from the Cabinet Secretary, which he construed them as reduction in
rank and challenged the same in a writ petition in the High Court of
Calcutta on September 19, 1966. Many a ground was urged contending,
inter alia, that there was reduction in rank. The High Court did not
accept the contention and dismissed the writ petition. It was
contended before this Court on behalf of the appellant that the
reversion being in the nature of penalty, the procedure under Article
311(2) was required to be followed and as there was gross violation of
the same, the order passed by the Government of India could not be
sustained. The said submission was countered by the Government of
India urging, inter alia, that he was on deputation and the deputation
could be terminated at any time; that his order of appointment clearly
showed that the appointment was “until further orders”; that he had no
right to continue in Government of India if his services were not
required and his reversion to his parent State did not amount either
to any reduction in rank or a penalty and, therefore, the order was
quite legal and justified.
10. The Court, as is evident, referred to various Rules in vogue,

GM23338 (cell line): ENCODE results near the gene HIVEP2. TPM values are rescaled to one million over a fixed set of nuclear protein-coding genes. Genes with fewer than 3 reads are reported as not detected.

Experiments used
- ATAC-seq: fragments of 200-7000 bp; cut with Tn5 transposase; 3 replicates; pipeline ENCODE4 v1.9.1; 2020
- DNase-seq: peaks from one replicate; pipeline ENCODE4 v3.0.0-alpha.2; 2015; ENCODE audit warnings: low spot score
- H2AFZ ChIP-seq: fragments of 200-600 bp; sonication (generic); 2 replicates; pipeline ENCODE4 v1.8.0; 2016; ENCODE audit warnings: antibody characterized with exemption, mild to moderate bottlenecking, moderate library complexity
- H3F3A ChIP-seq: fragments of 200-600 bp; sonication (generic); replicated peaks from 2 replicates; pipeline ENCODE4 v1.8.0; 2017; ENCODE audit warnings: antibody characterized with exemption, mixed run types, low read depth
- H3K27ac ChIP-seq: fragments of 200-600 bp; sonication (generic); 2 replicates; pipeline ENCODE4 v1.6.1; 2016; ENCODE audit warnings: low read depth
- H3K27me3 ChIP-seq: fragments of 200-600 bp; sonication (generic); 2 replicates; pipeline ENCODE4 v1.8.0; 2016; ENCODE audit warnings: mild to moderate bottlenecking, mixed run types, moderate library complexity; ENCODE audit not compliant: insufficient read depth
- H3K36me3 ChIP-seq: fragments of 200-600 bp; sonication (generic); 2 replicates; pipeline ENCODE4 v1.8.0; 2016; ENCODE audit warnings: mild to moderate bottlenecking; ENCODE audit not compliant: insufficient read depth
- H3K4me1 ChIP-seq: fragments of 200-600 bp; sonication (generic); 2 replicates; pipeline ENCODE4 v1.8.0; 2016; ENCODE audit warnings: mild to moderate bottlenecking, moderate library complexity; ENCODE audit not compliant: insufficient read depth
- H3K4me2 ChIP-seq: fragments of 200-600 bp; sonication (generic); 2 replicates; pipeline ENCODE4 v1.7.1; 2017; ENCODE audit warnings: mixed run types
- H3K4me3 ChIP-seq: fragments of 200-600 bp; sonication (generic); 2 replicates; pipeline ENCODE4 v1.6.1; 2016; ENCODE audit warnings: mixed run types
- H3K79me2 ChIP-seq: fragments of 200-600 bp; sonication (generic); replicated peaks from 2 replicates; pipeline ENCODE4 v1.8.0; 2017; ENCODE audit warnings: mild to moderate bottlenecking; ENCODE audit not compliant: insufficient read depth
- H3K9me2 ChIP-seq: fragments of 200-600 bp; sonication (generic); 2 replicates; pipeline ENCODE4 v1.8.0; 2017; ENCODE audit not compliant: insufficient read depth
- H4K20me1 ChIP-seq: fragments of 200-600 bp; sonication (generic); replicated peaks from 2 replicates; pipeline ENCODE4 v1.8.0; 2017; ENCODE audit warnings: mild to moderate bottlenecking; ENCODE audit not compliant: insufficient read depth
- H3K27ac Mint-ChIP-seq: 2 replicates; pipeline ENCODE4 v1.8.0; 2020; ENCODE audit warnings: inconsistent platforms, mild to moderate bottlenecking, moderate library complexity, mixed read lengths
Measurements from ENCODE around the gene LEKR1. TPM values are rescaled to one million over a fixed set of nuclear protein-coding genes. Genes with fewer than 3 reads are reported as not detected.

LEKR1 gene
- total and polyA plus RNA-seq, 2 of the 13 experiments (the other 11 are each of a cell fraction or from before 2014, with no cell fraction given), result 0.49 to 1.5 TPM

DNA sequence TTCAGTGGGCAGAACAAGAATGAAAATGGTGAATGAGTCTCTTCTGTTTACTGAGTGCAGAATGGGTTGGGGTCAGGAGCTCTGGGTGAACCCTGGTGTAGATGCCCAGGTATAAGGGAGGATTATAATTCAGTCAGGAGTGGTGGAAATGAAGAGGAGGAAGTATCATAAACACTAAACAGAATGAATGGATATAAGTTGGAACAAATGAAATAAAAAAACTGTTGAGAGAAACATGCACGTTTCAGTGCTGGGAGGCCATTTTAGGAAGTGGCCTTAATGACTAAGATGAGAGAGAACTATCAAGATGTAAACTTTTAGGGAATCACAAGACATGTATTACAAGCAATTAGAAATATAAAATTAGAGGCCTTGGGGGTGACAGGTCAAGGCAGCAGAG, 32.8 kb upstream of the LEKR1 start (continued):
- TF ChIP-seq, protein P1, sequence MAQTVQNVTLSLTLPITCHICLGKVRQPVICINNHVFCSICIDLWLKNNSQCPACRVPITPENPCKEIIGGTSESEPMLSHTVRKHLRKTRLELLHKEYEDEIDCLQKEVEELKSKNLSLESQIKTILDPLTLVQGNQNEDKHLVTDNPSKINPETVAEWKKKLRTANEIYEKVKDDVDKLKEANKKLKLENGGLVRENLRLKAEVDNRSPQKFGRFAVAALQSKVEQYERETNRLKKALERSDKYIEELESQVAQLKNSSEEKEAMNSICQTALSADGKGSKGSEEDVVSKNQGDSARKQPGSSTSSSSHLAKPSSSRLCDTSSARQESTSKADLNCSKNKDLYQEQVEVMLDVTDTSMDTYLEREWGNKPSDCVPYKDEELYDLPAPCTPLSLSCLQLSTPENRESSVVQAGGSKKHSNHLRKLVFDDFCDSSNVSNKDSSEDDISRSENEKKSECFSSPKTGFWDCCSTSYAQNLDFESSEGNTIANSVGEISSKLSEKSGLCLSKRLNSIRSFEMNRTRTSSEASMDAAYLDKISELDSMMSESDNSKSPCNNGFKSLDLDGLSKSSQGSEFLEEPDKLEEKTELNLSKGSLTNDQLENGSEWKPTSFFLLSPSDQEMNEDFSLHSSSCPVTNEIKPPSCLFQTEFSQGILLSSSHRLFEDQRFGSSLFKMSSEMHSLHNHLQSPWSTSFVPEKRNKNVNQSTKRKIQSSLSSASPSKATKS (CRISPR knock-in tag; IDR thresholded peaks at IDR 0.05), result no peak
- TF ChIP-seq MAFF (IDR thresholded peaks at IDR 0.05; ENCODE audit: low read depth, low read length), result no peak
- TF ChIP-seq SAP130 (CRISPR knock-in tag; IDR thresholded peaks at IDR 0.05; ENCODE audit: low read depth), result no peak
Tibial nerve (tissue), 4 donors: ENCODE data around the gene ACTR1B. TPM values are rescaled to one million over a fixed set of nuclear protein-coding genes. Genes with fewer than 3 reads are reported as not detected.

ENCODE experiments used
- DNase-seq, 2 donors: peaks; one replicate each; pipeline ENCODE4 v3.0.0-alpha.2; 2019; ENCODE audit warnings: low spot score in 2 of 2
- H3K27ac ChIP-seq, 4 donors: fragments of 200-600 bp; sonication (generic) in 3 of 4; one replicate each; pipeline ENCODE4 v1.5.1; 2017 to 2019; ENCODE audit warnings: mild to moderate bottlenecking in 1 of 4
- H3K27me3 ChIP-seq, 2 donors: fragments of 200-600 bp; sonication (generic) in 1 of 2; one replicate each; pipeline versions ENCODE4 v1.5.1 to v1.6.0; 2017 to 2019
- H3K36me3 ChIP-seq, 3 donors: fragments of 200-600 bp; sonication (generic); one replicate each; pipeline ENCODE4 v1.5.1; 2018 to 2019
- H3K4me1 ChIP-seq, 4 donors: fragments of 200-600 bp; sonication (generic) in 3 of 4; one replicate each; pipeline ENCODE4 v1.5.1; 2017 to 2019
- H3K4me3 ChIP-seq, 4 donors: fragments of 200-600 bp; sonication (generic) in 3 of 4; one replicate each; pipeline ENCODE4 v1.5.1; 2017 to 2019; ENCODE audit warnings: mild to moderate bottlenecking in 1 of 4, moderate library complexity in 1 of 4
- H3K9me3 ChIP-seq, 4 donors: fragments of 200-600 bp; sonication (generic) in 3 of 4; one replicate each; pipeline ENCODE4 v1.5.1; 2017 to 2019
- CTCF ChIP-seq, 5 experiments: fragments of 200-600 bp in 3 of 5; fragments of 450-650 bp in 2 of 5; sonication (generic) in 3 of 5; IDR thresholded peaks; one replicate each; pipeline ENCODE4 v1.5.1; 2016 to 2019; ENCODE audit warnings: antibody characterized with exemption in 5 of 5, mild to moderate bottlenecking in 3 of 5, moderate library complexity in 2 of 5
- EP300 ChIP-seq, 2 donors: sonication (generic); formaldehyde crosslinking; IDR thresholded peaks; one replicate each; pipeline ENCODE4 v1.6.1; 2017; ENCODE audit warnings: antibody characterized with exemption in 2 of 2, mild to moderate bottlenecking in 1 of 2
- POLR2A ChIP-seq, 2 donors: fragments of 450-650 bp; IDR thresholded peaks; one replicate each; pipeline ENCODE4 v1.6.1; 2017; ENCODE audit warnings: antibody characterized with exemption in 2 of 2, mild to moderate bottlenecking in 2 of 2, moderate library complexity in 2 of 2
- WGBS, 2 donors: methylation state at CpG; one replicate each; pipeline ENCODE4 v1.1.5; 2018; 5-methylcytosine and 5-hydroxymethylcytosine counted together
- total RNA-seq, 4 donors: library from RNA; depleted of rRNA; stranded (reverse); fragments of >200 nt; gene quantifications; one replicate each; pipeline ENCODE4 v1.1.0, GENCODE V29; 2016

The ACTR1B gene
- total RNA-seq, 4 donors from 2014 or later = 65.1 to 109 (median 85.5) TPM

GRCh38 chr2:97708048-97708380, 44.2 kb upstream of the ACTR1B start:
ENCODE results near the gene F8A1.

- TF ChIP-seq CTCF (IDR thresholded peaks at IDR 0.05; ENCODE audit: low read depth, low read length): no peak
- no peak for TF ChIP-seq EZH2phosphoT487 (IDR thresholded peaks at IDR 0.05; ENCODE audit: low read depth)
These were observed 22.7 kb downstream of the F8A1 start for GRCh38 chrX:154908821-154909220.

the Rules of Indian Administrative Service (Cadre Rules), especially
the “Constitution of Cadres”, “Strength of Cadres”, “Deputation of
cadre officers” and adverted to the concept of ‘permanent post’,
‘temporary post’ and ‘tenure post’ and addressing the issue from
various angles, held thus:
“11. The position that emerges is that the cadres for the Indian
Administrative Services are to be found in the States only.
There is no cadre in the Government of India. A few of these
persons are, however, intended to serve at the Centre. When they
do so they enjoy better emoluments and status. They rank higher
in the service and even in the Warrant of Precedence of the
President. In the States they cannot get the same salary in any
post as Secretaries are entitled to in the Centre. The
appointments to the Centre are not in any sense a deputation.
They mean promotion to a higher post. The only safeguard is that
many of the posts at the Centre are tenure posts. Those of
Secretaries and equivalent posts are for five years and for
lower posts the duration of tenure is four years.

12. Now, Das held one of the tenure posts. His tenure ordinarily
was five years in the post. He got his Secretaryship on July 30,
1964 and was expected to continue in that post for five years,
that is, till 29th July, 1969. The short question in this case
is whether his reversion to the Assam State before the expiry of
the period of his tenure to a post carrying a smaller salary
amounts to reduction in rank and involves a stigma upon him.”

11. After so stating, the Court adverted to the concept of reversion